Dubai is known for its mega skyscrapers, it’s mixed use buildings and perhaps best known for having the world’s tallest building, The Burj Khalifa.
The city has come to embody new and developing trends in managing tall business and residential buildings; and what has been called “vertical urbanism” or “vertical cities”. The “Burj” was called the first “vertical city” when it launched in 2010 and was celebrated for it’s mixed-purpose mega tower, housing residents, businesses and a hotel.
In 2015, the Burj again made headlines when its famous New Years’ celebrations were almost haulted due to a massive fire at the neighbouring "Address Downtown" hotel minutes before the display was due to begin. Even though the Burj itself was not on fire, it cast a global spotlight on issues of fire safety evacuations, what building materials are used to minimise destructive fires, and what measures are in place to ensure that lives are not lost in the event of a fire.
But what the New Years’ fire in Dubai did to sound the alarm in 2015, the Grenfell Tower fire tragically highlighted in 2017. As the worst fire disaster in over 100 years in the United Kingdom (UK), the Grenfell fire drove home the global urgency of prioritising fire safety. 72 people lost their lives in an event that would lead the British government to refocus its attention on fire safety in buildings across the UK. It also triggered interest around the world as governments globally looked to address their own fire safety in the wake of the Grenfell fire.
In October 2018, several organisations in the building and fire safety sector, including global architectural and engineering professionals, developers, product manufacturers and industry leaders met at the Council on Tall Buildings and Urban Habitat's (CTBUH) annual conference. 1300 delegates from around the world attended the meeting, which took place in Dubai and Abu Dhabi from 20 to 25 October, with the theme focussed on: “Polycentric Cities: The Future of Vertical Urbanism”.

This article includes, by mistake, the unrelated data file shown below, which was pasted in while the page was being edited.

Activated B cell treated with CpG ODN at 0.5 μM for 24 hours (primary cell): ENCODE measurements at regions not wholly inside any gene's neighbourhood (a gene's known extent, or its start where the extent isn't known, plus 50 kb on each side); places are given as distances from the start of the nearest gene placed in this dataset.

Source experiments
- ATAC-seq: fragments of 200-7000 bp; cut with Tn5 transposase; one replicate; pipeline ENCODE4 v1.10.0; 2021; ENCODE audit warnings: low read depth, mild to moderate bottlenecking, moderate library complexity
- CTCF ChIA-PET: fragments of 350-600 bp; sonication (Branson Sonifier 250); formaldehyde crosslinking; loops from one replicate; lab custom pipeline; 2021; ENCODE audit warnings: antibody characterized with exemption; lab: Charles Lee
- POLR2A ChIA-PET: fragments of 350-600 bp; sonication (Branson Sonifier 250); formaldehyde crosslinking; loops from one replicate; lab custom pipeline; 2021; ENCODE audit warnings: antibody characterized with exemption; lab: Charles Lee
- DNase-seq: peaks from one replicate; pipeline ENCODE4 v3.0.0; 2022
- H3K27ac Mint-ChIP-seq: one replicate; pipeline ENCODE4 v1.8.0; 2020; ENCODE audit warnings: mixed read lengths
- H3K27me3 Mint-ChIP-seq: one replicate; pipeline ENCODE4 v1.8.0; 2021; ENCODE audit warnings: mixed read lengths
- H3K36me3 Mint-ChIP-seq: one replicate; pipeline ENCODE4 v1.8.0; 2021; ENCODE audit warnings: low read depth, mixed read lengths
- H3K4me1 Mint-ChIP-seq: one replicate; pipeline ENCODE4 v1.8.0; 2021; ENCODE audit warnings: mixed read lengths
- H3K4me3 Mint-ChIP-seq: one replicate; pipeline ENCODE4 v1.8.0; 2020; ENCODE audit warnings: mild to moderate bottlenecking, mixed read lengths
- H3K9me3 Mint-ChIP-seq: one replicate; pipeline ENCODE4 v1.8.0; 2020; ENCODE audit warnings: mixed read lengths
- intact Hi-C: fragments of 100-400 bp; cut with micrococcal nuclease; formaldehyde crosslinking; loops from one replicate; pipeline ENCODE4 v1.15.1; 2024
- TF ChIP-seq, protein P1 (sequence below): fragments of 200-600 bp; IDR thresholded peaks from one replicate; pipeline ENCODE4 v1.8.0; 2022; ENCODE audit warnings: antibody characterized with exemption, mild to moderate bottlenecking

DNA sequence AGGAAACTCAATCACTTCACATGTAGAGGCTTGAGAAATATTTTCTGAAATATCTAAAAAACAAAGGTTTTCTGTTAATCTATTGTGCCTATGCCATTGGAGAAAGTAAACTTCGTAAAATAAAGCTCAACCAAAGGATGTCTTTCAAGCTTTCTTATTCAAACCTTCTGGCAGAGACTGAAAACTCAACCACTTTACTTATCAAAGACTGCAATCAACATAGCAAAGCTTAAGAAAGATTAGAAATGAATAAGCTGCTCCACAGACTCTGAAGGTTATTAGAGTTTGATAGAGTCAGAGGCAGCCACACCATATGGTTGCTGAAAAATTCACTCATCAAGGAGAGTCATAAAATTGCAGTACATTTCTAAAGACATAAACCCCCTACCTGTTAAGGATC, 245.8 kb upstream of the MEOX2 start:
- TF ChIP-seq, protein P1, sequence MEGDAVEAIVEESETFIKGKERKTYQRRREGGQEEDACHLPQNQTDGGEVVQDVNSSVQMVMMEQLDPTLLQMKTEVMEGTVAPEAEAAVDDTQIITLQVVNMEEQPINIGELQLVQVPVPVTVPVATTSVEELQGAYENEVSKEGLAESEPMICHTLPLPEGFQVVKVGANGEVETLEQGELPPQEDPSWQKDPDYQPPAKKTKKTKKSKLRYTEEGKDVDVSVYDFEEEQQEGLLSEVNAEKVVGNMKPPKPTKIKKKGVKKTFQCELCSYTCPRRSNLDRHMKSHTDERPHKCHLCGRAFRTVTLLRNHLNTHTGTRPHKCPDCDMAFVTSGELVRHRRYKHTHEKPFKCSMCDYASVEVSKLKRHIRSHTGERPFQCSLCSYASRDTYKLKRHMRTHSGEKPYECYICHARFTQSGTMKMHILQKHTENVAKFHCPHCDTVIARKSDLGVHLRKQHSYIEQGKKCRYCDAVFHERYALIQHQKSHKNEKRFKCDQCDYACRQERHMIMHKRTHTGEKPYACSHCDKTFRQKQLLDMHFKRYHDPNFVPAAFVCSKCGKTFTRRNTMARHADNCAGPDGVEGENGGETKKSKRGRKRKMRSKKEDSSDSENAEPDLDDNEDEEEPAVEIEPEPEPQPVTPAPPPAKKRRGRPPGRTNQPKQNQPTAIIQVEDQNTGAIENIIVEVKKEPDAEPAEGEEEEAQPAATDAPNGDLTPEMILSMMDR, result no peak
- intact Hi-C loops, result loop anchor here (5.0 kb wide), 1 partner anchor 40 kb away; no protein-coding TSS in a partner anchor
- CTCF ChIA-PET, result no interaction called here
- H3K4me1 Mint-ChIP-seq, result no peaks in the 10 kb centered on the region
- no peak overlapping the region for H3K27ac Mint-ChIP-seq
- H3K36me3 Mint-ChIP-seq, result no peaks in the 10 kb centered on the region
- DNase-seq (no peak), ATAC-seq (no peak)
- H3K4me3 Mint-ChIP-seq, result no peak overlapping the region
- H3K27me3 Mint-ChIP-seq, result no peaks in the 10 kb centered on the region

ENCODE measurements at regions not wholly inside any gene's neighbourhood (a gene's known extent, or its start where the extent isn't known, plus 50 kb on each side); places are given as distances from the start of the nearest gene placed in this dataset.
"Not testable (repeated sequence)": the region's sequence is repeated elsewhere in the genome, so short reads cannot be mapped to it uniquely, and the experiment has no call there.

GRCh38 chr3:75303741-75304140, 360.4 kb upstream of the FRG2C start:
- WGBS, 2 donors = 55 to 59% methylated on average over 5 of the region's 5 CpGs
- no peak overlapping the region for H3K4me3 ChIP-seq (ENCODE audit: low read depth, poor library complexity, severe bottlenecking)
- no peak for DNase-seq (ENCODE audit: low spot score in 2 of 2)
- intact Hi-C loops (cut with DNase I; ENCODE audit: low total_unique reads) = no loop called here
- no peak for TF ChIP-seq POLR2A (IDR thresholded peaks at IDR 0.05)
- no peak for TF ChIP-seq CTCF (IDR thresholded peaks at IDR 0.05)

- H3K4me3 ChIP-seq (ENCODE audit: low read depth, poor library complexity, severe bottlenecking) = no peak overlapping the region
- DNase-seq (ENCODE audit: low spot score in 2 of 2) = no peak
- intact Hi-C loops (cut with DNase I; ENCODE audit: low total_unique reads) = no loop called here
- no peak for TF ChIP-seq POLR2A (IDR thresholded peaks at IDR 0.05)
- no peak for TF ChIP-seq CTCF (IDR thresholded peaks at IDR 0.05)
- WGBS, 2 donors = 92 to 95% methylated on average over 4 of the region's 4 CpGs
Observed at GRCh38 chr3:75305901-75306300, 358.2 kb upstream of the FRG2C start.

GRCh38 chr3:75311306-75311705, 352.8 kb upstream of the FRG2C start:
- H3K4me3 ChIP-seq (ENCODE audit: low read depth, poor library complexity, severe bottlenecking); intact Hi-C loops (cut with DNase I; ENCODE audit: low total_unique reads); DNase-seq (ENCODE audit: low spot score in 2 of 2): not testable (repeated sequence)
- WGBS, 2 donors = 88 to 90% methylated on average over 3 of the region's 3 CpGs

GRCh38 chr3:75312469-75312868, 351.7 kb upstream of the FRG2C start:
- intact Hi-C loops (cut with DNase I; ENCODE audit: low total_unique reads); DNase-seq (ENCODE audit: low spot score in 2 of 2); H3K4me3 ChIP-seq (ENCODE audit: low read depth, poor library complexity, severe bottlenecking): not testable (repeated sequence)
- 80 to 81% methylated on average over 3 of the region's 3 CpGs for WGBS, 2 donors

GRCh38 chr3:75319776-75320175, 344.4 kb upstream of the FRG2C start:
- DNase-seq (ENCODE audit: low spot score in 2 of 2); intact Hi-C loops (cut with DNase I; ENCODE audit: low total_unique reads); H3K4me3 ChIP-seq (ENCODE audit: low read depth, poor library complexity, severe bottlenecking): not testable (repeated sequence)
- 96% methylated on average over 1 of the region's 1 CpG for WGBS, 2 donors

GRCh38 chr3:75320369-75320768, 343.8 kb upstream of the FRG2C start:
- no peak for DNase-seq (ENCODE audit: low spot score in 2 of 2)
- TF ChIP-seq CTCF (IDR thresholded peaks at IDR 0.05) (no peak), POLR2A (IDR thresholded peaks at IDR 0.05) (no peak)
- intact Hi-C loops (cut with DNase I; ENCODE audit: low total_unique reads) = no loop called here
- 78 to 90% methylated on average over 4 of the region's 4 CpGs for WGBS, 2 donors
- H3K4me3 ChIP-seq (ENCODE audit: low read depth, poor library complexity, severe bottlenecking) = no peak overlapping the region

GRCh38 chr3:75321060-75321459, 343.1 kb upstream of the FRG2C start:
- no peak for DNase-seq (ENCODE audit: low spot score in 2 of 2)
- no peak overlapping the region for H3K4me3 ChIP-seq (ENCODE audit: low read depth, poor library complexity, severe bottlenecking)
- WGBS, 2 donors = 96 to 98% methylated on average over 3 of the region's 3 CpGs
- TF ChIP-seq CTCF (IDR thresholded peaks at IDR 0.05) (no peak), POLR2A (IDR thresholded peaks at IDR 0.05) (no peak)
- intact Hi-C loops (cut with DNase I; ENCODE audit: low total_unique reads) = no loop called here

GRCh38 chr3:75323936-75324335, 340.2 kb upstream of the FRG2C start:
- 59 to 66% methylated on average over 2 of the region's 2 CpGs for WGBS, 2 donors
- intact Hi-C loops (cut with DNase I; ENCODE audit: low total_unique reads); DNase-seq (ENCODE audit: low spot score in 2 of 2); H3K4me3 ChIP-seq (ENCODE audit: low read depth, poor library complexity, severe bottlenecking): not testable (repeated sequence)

RICS was represented at the meeting, chairing the CTBUH Fire & Facades Group and we are using the opportunity to put forward the development of International Fire Safety Standards (IFSS).
July this year saw the launch at the UN in Geneva of the IFSS Coalition - which consists of local and international professional bodies and standard-setting organisations committed to developing and supporting a shared set of standards for fire safety in buildings. The standards aim to set and reinforce the best practice methods professionals should adhere to ensure building safety in the event of a fire.
The United Nations Economic Commission for Europe (UNECE), has joined the IFSS coalition as a member and is supporting this important work in the public interest. UNECE and it’s 58 members states have already endorsed these fire safety standards and will work with the Coalition to ensure global alignment with other associations and fire safety bodies globally.
In a statement made at the launch of the IFSS in Geneva in July, UNECE stressed that even though urbanisation may see an increase in taller, vertical buildings, fire safety is a risk for any building and its occupants.
The growth in global population is driving the need for more and more high rise living vertical village towers which are mixed use, as well as more urban buildings which may pose a life safety risk. Occupiers, insurers, governments and investors in these buildings need to be reassured the building complies with an international fire safety standard. Fire safety has to be paramount in these and all other higher risk buildings. We are not so concerned by height but by risk - low level buildings could be high risk, e.g. hospitals, care homes, student accommodation, hotels.
United Nations Economic Commission for Europe (UNECE), IFSS Coalition launch, 9 July 2018
Because no global standards exist, a myriad of diverse and divergent standards are in use around the world. There are differences in how materials are tested and certified, in national building regulations or codes for design, and in the guidance used to manage buildings in use.
This means that no overarching, authoritative benchmark exists which means confusion, uncertainty and risk to the public. Working in collaboration with global partners means that the International Fire Safety Standards (IFSS) can bring greater consistency by setting minimum levels of fire safety and professionalism across the world. The coalition will develop universal rules that classify and define fire safety standards, whether at project level or at state, national, regional or international levels.
The IFSS Coalition invites fire safety bodies around the world to join our efforts. Should you want to join the coalition, please contact Gary Strong, IFSS chair and RICS Global Building Standards Director.
Gary Strong FRICS
Global Building Standards Director
Gary leads the Global Building Standards department of Professional Groups. As a Chartered Building Surveyor, Arbitrator, Chartered Loss Adjuster and Chartered Building Engineer, he has over 38 years experience in residential, commercial and industrial property matters.